A Look At The World Of Extreme Couponing
By David Dierking
I’ve heard about this show on TLC called “Extreme Couponing”. I’ve never actually watched it for myself but from what I’ve heard it’s started something of a revolution in the frugal community.
For those of you who may not be aware, extreme couponing is the practice of collecting scores of coupons for everyday items and use them in such a way (cashing in on double coupon days or using a store coupon on top of a manufacturer’s coupon, for example) that allows the couponer to acquire goods at little or no cost. It takes a lot of work to make it worthwhile but those who are committed to the practice swear by its cost savings.
Extreme couponing has actually led to some unintentionally funny headlines in the newspapers lately. Take for example the Arkansas woman who was charged with misdemeanor theft after she stole 185 copies of her local newspaper in order to get the coupon sections. She told police she didn’t think she was doing anything wrong and that she “was just trying to save some money”.
Or the woman in Orange County who returned a stack of newspapers for more because, she said, they didn’t contain the coupon inserts. She was seen in her car pulling out the inserts after she traded in the old stack.
To these folks, the time and effort invested in couponing is worth it. And the work can be substantial. This isn’t just taking a glance through the Sunday paper to see if there are any coupons available for products you already buy. Extreme couponers pore through dozens of papers as well as online ad and coupon sites to find deals. Often, they maintain several binders’ worth of coupons at any given time and have been known to use hundreds of coupons at a time at the grocery store checkout.
Think that’s over the top? It gets worse.
One of the criticisms of extreme couponing is that it pushes people to literally hoard massive amounts of groceries that they can’t possibly consume all because they were able to get a good deal on them. According to a recent USA Today story, some shoppers have been known to clear out entire grocery store shelves and have even built additions on to their homes in order to store all of their surplus items.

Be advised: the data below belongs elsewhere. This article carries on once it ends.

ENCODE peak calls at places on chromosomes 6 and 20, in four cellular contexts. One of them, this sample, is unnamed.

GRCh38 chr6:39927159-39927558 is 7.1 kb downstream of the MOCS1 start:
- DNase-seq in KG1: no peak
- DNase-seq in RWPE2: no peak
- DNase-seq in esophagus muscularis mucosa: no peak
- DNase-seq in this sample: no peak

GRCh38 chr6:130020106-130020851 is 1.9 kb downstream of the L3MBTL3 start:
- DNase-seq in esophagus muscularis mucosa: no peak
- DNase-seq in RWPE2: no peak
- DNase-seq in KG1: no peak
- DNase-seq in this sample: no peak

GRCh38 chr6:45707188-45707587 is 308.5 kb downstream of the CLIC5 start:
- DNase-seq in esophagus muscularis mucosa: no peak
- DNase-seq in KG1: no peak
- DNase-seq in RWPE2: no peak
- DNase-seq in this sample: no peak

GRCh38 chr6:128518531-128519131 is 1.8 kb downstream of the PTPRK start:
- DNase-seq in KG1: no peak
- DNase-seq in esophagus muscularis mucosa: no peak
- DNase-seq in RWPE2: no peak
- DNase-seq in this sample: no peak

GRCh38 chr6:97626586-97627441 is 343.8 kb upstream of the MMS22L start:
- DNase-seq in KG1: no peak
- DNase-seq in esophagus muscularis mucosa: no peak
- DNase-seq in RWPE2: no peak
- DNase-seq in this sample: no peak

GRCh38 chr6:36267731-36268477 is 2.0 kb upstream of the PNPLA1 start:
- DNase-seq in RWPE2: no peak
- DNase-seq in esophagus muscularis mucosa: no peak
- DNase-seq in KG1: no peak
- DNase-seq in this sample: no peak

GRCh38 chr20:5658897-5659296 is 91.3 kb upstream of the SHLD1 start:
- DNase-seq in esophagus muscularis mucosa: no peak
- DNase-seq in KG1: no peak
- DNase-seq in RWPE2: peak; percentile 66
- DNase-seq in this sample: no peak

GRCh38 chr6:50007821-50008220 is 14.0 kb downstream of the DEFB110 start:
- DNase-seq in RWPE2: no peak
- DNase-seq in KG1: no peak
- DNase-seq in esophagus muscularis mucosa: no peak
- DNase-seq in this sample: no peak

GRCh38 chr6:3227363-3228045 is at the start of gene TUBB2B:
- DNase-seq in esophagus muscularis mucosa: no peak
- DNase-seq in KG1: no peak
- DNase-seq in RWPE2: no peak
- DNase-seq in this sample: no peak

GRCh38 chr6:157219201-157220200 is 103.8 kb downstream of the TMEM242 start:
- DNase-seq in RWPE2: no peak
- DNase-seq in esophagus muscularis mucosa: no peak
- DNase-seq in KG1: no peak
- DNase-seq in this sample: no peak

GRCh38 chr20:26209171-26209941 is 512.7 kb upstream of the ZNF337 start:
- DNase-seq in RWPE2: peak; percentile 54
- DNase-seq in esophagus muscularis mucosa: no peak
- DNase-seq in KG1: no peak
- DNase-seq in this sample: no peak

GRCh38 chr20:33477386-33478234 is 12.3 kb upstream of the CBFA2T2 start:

The couponing trend has begun raising flags in the medical community. I haven’t seen the show Extreme Couponing but I have seen the show Hoarders on A&E. And I can say that I see a lot of similarities in the behaviors of hoarders when compared to couponers. Cutting coupons to save money is one thing but dumpster diving for coupons, stealing stacks of newspapers and building extra rooms on to homes just to store so many items you could never possibly hope to use seems a little on the extreme end of the behavior spectrum.
One of the other arguments to be made is that extreme couponing can actually end up costing you more money than it saves. And it makes sense if you think about it. These people are buying shelves of groceries at a time. If you’re buying things that you never end up using just because you get a good deal on them then it’s not really a good deal at all.
I’m all for saving money but it seems like extreme couponing is one exercise that is just not for me.
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